Originally created 07/08/06

Germany gives backup keeper due in final game



BERLIN - Germany captain Michael Ballack is out, and backup goalkeeper Oliver Kahn is in.

While third place is all that's at stake now, Germany still hopes to give its fans one final World Cup celebration today in its match against Portugal. They'll have to do it without their versatile leader Ballack, who has an inflamed left knee and will miss the game in Stuttgart.

Kahn, meanwhile, gets his first World Cup minutes since the 2002 final, when he was between the posts during Germany's 2-0 loss to Brazil.

"We owe him that gesture and no one in the world is going to begrudge him that," coach Juergen Klinsmann said.

He will replace Jens Lehmann, who justified Klinsmann's controversial choice to start him with sparkling play throughout the tournament. The coach said Lehmann was consulted and had "zero problem" with the move.

The tournament has been hard for the 37-year-old Kahn, a national hero who was relegated to the bench in favor of Lehmann. Kahn was voted FIFA's outstanding player at the 2002 World Cup, but the tournament ended on a sour note when his blunder led to a Brazil goal.

Lehmann, 36, was Kahn's understudy at the World Cup in 1998 and 2002, and the European Championship in 2000 and 2004, but never saw action.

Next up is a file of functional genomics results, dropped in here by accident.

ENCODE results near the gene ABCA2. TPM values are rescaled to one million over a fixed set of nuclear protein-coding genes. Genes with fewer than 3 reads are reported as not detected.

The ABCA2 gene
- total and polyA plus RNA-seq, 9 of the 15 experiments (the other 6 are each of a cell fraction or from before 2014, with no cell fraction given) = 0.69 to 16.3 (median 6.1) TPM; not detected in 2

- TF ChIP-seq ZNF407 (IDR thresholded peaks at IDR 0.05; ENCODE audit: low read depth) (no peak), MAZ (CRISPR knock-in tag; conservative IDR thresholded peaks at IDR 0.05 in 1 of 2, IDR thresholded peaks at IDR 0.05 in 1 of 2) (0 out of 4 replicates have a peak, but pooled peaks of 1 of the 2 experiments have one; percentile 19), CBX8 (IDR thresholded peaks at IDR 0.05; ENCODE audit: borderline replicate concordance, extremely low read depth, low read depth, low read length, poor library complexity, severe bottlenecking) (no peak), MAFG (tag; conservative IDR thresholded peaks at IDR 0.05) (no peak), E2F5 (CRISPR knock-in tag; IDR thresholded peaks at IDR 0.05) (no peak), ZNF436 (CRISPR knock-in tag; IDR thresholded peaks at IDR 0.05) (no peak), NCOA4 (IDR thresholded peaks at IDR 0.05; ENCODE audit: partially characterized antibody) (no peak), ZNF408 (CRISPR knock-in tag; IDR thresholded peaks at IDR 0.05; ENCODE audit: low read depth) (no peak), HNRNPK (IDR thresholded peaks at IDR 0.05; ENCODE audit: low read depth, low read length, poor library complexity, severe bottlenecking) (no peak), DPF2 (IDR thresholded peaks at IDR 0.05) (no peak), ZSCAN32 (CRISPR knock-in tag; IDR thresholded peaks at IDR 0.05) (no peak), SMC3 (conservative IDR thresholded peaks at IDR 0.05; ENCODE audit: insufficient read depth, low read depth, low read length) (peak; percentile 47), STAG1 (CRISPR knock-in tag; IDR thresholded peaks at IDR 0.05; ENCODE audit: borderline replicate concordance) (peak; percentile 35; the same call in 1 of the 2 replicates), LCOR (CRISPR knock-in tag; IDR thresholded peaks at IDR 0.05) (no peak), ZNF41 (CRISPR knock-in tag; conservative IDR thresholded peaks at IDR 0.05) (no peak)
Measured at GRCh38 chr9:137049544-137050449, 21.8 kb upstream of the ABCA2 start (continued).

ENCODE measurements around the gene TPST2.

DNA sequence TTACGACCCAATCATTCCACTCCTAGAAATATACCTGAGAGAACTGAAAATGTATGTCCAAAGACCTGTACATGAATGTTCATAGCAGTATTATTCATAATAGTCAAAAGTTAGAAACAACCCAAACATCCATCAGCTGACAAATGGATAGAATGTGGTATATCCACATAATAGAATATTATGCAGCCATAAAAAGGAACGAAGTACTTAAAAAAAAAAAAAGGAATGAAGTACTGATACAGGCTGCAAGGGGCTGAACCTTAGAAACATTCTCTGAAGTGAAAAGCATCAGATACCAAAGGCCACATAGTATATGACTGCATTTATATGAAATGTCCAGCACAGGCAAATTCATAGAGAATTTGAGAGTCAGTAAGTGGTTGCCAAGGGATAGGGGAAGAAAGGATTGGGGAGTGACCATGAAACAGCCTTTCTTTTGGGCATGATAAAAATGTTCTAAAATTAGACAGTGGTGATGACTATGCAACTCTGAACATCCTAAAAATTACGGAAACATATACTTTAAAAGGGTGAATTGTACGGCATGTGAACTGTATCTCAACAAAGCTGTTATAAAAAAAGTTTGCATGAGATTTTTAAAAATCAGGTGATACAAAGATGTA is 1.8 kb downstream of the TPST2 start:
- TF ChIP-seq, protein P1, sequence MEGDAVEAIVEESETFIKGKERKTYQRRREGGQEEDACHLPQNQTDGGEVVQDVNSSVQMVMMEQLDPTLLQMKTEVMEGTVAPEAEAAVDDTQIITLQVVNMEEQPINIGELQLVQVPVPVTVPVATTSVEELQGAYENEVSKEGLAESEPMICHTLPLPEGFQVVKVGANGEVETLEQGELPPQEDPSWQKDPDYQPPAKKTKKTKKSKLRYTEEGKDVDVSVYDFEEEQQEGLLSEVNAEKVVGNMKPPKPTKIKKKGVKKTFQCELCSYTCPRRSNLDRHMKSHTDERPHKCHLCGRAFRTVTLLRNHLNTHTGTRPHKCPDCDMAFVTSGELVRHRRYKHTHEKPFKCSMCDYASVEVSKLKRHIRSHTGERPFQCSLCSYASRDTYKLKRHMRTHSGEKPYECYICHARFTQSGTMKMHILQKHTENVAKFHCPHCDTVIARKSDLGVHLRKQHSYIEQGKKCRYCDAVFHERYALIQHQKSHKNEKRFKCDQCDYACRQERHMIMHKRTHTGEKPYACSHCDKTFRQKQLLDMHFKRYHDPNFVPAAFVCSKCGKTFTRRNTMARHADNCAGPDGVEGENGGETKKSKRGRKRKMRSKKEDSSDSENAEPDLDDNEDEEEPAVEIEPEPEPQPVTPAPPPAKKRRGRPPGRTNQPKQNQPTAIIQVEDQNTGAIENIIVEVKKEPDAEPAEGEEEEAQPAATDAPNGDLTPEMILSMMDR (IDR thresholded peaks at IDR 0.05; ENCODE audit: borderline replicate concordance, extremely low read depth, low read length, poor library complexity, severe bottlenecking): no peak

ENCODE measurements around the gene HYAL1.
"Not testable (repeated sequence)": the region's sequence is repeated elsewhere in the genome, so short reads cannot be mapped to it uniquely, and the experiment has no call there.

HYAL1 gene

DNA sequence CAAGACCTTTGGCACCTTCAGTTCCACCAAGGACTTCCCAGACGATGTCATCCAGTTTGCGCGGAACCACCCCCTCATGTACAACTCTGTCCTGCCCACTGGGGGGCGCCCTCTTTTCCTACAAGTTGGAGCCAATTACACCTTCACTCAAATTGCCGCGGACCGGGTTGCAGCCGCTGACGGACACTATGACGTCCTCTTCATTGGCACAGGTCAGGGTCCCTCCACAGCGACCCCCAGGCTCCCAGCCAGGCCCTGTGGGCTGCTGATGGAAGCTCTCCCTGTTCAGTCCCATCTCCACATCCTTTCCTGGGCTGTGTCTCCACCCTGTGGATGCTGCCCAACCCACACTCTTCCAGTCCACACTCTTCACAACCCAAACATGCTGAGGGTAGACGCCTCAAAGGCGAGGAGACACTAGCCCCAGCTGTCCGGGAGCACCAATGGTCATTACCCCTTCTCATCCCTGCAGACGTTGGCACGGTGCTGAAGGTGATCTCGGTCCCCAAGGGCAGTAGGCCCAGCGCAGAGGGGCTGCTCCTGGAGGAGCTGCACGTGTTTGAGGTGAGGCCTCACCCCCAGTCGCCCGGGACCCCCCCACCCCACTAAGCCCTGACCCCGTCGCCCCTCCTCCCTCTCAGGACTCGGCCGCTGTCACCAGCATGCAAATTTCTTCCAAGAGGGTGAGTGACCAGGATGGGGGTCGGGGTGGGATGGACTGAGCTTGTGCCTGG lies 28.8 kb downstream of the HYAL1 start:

Defenders Per Mertesacker and Arne Friedrich also will miss the match because of injuries. Mertesacker had surgery on his left heel and Friedrich twisted his knee. Midfielder Tim Borowski left Friday's practice with a foot injury and is doubtful.

The third-place playoff game brings a chance for Germany and Portugal to take a little bit more prestige out of the tournament.

"It has something, it is a World Cup game," Klinsmann said. "We want to be third and we are going to give it our best and try to give our fans a good game."

Portugal coach Luiz Felipe Scolari, who led his native Brazil to the title four years ago, missed his chance at winning the World Cup with different countries.

His team can leave its mark in Portugal's soccer history by equaling the accomplishment of Eusebio's 1966 team that beat the Soviet Union to capture third - its best finish at the World Cup.

"We're proud and happy to be in the best four of the 32 teams that started this tournament," Scolari said.